I’d be ready, waiting for the right moment before opening the window. Their laughter, swearing and jeering stirring up my stomach, spurring me on. As fast as I could, I’d pour the syrup over them. They’d probably start to run away, feet getting stuck on the path. Then I’d get the catapult I’d constructed earlier. I’m not sure how I’d do that. Perhaps I borrowed Jade’s laptop and googled catapults. I’d fill the big plastic bowl with the oats and krispies and fire them out of the window to land on their heads. They’d stick to the syrup in their hair. Then, I’m sure they’d be out of the gate by now, hopefully there’d be enough time to send the clown’s noses after the rest.
   Then it would be me laughing at them. At the window, just laughing at them with helmets of that sticky, oaty, crispy mess setting on their heads. I’d still be laughing later, thinking of all the other kids laughing and then their families laughing when they get home. Imagine having to wash that out! They’d be picking off cherries and pulling clumps of hair-flapjack off their heads. They’d be trying to shower it off with the hot water melting the syrup and soggy cherry porridge collecting in the plughole. They’d have to scoop it out or it would clog up the drains. Hope their dads give them a slap instead of giving me dirty looks whenever I try to suggest they speak to their sons about how rude they are to my daughter.

Of course I wouldn’t do this. The police community support officer would have something to say. Just keep a record, she says. Dates and times. Yes, it’d be me in trouble and I’m sure no one would even notice me saying ‘They started it.’ A childish thing to say, I know. But they did.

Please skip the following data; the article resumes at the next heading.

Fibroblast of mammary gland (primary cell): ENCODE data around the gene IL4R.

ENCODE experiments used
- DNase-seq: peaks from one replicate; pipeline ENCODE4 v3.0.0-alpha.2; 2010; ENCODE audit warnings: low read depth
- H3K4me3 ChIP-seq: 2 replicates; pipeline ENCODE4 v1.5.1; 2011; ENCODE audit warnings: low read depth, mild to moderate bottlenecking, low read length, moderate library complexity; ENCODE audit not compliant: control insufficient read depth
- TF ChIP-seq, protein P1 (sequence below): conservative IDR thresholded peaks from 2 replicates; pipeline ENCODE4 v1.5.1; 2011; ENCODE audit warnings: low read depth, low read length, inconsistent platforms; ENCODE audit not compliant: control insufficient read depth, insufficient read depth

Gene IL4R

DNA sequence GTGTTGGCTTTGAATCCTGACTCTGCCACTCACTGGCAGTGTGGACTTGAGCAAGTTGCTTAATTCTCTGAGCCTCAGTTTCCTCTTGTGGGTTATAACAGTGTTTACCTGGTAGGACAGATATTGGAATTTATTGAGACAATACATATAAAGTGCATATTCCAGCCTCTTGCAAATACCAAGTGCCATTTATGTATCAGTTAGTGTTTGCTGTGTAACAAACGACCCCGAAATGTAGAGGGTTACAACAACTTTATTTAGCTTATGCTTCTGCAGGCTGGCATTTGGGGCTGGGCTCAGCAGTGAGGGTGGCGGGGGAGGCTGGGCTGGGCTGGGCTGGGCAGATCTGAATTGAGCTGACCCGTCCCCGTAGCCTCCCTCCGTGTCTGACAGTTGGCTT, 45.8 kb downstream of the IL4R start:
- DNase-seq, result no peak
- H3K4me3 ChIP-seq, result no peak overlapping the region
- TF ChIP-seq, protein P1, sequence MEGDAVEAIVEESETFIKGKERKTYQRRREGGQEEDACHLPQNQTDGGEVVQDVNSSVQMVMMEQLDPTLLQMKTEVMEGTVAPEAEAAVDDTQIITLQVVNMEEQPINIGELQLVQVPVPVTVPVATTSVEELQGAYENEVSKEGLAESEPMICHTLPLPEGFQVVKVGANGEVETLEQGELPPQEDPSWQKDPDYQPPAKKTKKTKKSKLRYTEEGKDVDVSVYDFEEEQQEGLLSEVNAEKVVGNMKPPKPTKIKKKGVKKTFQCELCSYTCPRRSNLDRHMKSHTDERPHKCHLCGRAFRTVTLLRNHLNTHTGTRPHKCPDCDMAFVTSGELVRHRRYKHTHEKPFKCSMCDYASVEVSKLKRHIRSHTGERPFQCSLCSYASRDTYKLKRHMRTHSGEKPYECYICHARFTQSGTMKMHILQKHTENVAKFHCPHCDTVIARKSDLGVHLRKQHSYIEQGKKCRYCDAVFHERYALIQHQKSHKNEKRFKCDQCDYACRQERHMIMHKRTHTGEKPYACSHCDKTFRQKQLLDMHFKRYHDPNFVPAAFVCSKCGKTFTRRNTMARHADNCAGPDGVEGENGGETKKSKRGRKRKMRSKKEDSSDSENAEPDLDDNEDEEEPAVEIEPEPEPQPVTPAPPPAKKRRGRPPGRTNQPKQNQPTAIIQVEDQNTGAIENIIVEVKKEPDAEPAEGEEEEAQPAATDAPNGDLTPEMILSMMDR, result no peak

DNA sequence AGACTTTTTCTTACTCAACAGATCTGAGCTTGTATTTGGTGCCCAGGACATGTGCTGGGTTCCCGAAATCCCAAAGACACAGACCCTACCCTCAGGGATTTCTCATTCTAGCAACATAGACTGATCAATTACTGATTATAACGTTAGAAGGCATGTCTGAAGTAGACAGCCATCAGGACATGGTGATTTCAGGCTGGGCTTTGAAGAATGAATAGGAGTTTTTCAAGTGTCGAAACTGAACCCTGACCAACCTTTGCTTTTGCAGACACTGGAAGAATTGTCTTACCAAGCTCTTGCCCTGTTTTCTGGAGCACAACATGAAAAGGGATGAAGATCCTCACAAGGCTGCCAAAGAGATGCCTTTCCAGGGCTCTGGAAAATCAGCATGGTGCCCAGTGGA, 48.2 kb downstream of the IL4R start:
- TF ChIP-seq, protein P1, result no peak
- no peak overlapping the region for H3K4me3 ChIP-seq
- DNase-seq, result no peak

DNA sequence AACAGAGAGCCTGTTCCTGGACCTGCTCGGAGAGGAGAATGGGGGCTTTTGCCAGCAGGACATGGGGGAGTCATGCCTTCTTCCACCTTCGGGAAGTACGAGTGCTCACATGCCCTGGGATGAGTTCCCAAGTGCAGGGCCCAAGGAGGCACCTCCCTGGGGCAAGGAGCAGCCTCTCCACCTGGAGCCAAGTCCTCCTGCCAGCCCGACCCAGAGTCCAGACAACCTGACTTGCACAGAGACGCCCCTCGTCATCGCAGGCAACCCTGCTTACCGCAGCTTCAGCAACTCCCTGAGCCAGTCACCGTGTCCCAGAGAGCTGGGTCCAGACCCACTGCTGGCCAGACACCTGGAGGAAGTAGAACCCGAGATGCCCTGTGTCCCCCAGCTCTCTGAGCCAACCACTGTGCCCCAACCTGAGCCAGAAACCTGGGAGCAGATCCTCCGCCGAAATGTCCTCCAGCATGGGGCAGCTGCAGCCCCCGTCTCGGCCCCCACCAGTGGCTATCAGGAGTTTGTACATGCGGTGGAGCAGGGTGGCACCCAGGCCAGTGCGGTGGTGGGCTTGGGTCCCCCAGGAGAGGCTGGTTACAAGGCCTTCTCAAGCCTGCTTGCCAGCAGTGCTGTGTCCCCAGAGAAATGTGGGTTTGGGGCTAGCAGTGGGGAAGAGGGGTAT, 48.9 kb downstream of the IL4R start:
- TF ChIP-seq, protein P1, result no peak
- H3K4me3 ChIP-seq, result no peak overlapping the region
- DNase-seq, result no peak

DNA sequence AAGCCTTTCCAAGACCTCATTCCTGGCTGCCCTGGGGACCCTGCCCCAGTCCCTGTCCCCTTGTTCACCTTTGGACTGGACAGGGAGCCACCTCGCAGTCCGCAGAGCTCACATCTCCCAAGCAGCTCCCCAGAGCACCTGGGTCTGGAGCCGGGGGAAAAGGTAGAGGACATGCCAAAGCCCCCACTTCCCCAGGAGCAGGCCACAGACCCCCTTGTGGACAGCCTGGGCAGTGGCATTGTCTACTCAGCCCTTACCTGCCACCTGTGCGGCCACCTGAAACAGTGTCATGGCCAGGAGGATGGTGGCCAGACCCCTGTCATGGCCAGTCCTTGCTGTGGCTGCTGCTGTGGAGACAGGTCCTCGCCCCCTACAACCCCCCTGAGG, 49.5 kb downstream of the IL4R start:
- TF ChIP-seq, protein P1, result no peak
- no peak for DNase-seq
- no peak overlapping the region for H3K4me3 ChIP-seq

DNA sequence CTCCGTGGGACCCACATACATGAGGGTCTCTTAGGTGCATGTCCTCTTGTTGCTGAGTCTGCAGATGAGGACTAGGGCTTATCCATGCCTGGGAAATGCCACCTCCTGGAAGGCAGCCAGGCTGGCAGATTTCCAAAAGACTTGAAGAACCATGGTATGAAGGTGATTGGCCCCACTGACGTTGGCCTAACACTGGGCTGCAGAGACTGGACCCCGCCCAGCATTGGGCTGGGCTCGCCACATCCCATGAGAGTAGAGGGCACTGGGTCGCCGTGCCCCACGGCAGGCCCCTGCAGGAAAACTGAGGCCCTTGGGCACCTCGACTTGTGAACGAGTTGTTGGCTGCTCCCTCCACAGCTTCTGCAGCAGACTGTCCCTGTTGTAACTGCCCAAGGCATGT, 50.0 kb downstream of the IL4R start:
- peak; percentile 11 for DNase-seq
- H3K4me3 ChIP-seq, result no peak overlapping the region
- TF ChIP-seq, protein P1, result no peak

They’ve not been back yet. It’s gone 11 now. I’ve just called Jade to see if she wants a drink. No answer.
   She’s probably listening to her music. I’ll read her my flapjack idea tomorrow.
   I’m quite proud of it. Bet it’ll make her laugh.

Sal has a Creative Writing MA from Lancaster University, won the Calderdale Short Story Prize in 2011 and has stories published in various places, both online and in print, such as Jawbreakers, Greenacre Writers Anthology Volume 1, Stories for Homes and The Pygmy Giant. She’s been placed in several competitions and short listed in many more. She is writing her second novel, Curls, while looking for an agent for her first novel Queen of the World.

Wednesday 20 November 2013

Second prize winner in Greenacre Writers Short Story competition 2013

Colours Fade to Black and White by Jo Derrick

My life seems to be made up of spinning yo-yos. There they go in a kaleidoscope of colours like the stained glass in next door’s window. Pinks, purples, yellow, reds and greens. This is my world.    
         We have steamed vegetables for tea. They arrived earlier today in a bio-degradable easily-to-fold-down box. All organic, of course and so fresh they hardly take any cooking. Mum doesn’t buy supermarket vegetables. She says it’s like eating plastic and goodness only knows how long they’ve been in transit.
            We don’t eat meat in this house. As far as Mum is concerned, I’ve never eaten meat, but I couldn’t resist trying a bacon roll at Casey’s house once and another time a tuna mayo sandwich. It was what everyone else was having and I didn’t want to make a fuss or to be different from the others.
            As I sit eating my corn-on-the-cob, melted butter dripping down my chin, I think about Delith Jones. She hadn’t long joined our school before she was abducted. I liked her dark curly hair and goofy teeth. She was kind to me.
            Now I can’t step outside the front door without Mum or Dad asking where I’m going and who with. They have a five step policy in place; things I have to do if I’m suspicious of anyone. The one I won’t be able to do is to kick him in the wotsits. I mean, he’d just grab my leg, wouldn’t he and then he’d see my knickers and he’d have won.

They still haven’t found Delith, nor her body. At school we imagine what could have become of her. Anita says she thinks she’s been strangled and dumped in the river. Casey says she’s still alive and being kept in a locked-up shed at the bottom of someone’s garden, and Paul Mallander says she’s been battered to death with a brick.
            I think a man and a lady who can’t have babies and IVF hasn’t worked for them have taken her to be their special little girl. Delith’s probably wearing Mini Boden clothes and attending tap and ballet lessons in Primrose Hill like my cousin. A better life than this boring old town.